Hi clayne. Thank you for pointing out this possibility. I don't reposition the camera body between focusing for the film plane and the viewing screen. During this testing I focus on exactly the same point in space on the object each time, so the scenario of focusing on two different cannon balls at different distances from the lens plane doesn't apply.
Originally Posted by clayne
Ignoring temporarily the fact that my results are inconsistent, there is clearly more to aligning two lenses than I understood and the fact that half the time I establish focal discrepancies at close, medium and far distances is motivating me to do more research.
Through searching, I am discovering that calibrating the focus of a TLR is not necessarily an easy job, well I mean it doesn't seem to be documented fully in one place (except I assume in my camera's service manual which I really need to purchase for about $35 on eBay - yet by the time it arrives I probably would have solved the problem !!).
Up until now I haven't worried about ensuring the taking lens focuses properly at infinity. (see here , here and here). Some posts also indicate the distance scale needs to be correctly aligned. I don't even use my distance scale. I'm learning about backsighting, collimation etc. etc.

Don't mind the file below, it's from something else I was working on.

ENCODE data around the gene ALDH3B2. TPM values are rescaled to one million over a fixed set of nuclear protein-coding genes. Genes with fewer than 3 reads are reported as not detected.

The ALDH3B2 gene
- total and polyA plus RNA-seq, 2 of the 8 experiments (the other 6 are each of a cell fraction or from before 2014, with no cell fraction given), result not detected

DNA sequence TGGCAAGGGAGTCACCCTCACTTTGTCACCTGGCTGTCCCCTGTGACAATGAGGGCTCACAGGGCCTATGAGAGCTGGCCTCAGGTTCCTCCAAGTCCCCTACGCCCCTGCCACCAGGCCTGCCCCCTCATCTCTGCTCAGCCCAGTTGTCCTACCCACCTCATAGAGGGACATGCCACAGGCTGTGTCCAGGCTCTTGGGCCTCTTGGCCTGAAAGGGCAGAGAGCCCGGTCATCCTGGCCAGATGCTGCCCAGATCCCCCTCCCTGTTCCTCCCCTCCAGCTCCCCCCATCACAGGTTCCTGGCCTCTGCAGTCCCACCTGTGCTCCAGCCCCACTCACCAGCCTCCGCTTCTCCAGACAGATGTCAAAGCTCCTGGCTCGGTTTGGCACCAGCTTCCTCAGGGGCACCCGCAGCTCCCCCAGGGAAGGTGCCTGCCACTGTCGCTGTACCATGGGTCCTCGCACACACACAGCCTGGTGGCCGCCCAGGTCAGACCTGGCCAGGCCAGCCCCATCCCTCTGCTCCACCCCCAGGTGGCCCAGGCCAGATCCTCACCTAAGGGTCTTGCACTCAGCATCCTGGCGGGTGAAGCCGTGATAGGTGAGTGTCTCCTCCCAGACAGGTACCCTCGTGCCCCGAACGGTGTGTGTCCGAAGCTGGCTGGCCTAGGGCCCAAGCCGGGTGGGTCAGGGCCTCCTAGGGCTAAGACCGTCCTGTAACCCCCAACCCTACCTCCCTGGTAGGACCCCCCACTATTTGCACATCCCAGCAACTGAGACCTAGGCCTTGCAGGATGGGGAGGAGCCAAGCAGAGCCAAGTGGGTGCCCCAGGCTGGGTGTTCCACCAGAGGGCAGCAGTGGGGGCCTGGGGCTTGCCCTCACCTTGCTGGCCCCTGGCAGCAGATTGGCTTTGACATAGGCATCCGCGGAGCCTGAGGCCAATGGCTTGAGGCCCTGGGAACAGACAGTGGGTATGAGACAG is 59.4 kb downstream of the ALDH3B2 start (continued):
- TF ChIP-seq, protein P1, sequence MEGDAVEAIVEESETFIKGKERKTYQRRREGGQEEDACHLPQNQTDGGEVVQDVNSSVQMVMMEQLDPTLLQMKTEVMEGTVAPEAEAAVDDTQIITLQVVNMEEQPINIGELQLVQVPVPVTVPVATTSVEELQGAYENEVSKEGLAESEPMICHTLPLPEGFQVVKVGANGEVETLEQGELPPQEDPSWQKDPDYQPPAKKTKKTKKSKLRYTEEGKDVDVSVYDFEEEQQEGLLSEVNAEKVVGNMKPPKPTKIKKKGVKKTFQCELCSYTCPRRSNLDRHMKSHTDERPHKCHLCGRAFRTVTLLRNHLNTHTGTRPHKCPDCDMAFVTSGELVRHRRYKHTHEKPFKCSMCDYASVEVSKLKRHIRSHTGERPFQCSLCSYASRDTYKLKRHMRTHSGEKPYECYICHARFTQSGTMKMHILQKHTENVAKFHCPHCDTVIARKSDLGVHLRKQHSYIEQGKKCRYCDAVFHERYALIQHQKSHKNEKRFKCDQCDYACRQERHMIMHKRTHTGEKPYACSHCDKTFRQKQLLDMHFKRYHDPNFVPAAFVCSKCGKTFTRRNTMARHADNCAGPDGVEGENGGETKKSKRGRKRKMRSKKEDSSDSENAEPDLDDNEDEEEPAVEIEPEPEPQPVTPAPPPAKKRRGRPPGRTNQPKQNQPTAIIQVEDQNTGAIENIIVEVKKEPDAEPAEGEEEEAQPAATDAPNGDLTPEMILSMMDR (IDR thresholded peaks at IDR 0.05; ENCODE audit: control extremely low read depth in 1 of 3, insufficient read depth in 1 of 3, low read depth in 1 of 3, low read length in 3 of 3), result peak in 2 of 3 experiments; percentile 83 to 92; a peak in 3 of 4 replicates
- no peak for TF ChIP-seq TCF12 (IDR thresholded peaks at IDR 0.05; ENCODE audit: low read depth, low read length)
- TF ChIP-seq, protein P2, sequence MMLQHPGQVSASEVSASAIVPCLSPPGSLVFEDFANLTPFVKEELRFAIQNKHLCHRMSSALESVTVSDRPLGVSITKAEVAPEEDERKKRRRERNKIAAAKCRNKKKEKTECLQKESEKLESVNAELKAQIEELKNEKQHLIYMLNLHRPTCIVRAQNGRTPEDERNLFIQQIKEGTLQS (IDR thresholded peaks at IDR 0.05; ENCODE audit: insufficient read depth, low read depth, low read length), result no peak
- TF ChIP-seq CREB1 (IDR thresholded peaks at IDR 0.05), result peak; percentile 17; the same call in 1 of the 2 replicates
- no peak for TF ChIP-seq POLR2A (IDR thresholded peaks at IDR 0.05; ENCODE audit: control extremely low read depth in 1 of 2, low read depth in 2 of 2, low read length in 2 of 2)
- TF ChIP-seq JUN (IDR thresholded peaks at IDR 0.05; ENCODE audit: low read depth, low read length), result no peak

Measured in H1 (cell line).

Problem solved !
I think I've finally solved the problems causing a discrepancy between the viewing screen and film plane focus
The top of the lens plate needed to be tilted away from the body so that the plate had no gap between it and the retaining spring. Previously I was pushing it flat against the body with a spacer btwn the spring and the plate, that was the wrong direction. The height of the spacer plus adhesive (black tack) is 0.6mm.
I have confirmed that both lenses now focus together for distances of 0.6m, 3m and infinity.
Another way to give similar results would be to add another 0.6mm shim under the viewing lens. The current solution provides a tilt, while a lens shim would provide a planar offset. At least the solution I used also addresses my concurrent problem of the top retaining spring not touching the lens plate.
In response to Christiaan's suggestion to swap or remove the thicker shim, firstly it was not possible to swap them because they are keyed to fit each lens specifically using the position of the head of a very small screw. Secondly when I removed the 0.4mm shim from the viewing lens, it made the focus discrepancy worse. This is when I realised that I could fix the spring issue in the manner described above.
I thought I might have to adjust the focus of the front element of the taking lens at infinity with the distance scale set there too, but it now appears I don't have to.
I suspect that the repeatability issue I had (making it harder to diagnose the real problem) was that the tracing paper I was using for a lens plane viewing screen wasn't taut enough at times since I was manually arming the shutter and not winding on the tracing paper to both tighten it and arm the shutter. To solve that problem I went back to using the following screen in the film gate comprising perspex sheet with some translucent tape on the lens side (e.g. Scotch magic tape).